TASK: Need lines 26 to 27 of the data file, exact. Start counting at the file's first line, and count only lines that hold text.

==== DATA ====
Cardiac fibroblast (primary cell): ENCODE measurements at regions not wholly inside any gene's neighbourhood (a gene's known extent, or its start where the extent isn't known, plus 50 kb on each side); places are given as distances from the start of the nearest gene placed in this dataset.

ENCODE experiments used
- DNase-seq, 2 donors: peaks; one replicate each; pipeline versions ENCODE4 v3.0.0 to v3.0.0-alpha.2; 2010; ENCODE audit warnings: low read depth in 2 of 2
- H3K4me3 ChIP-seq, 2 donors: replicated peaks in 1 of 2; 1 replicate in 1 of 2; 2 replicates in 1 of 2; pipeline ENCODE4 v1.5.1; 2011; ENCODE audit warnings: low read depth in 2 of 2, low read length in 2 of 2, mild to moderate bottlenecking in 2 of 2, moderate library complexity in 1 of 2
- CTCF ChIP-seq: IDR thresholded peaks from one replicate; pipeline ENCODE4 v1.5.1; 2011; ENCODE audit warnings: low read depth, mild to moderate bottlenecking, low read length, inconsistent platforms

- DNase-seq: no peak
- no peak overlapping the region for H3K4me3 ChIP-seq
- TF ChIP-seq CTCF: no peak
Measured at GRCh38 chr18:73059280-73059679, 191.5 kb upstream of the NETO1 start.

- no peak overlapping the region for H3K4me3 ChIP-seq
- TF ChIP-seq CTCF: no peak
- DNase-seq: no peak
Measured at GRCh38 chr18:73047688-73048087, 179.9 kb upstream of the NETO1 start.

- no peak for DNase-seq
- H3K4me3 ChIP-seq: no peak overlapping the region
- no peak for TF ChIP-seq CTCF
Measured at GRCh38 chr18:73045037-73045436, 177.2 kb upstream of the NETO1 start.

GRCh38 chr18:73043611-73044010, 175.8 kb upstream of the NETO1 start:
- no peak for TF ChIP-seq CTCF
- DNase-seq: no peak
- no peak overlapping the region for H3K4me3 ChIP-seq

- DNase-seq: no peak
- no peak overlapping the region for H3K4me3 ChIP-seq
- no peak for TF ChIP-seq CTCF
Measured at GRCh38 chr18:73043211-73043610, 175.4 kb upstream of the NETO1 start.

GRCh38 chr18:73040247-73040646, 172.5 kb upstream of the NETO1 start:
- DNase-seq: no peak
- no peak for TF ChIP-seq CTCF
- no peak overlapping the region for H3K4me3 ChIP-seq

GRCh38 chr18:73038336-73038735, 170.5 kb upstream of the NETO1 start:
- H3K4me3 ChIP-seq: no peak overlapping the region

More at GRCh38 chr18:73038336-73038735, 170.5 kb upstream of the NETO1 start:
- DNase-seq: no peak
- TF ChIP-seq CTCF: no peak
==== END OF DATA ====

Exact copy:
GRCh38 chr18:73040247-73040646, 172.5 kb upstream of the NETO1 start:
- DNase-seq: no peak